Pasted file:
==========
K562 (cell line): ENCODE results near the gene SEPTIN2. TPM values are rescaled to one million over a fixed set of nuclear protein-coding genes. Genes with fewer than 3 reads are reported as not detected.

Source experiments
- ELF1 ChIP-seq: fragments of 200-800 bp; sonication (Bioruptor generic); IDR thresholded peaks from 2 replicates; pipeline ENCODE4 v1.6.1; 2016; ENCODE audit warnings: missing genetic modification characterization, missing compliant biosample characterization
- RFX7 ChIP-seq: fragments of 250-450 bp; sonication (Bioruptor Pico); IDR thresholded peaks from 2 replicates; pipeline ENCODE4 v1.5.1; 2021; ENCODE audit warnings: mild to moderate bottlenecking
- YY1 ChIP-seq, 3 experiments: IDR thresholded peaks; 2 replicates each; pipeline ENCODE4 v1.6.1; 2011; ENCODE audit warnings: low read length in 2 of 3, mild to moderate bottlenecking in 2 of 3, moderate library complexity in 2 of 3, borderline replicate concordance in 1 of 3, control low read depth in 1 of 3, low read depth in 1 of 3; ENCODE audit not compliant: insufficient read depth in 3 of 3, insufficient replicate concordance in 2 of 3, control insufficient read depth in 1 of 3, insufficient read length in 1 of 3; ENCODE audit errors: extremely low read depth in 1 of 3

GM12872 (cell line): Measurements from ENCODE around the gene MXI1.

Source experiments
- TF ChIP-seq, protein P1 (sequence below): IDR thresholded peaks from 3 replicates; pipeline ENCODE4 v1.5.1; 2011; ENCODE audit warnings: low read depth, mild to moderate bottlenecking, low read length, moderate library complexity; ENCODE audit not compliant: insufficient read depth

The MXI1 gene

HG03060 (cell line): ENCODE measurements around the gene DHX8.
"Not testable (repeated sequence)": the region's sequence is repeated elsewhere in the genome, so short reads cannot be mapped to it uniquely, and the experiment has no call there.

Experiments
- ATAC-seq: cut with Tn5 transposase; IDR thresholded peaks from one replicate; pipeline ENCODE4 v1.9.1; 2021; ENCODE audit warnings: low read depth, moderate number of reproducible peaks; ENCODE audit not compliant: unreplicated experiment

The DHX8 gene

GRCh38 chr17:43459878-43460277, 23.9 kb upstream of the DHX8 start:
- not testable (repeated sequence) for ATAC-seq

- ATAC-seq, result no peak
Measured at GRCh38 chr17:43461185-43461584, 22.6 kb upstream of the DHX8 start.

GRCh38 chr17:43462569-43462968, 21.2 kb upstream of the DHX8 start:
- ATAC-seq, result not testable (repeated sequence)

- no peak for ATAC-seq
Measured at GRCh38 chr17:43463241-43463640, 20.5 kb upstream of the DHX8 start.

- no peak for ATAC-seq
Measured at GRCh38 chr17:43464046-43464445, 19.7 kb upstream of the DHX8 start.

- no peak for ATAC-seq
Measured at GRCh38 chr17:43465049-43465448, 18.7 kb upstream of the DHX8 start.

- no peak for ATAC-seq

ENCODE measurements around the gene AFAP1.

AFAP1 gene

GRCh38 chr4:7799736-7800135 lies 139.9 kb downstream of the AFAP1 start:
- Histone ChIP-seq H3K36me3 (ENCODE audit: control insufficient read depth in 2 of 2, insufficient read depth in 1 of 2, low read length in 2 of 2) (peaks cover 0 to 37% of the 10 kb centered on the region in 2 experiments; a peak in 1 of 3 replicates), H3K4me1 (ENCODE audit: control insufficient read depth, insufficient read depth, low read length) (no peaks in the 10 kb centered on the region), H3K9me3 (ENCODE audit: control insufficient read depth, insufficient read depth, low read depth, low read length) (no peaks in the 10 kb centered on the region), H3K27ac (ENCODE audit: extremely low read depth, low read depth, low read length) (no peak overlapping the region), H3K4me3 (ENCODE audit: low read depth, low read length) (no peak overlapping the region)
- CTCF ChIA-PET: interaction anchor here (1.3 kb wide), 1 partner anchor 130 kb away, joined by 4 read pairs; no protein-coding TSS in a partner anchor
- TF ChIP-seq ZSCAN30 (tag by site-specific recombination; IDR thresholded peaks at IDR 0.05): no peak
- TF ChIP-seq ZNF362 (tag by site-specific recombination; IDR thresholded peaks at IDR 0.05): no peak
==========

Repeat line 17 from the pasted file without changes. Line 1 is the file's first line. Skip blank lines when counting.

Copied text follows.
- ATAC-seq, result no peak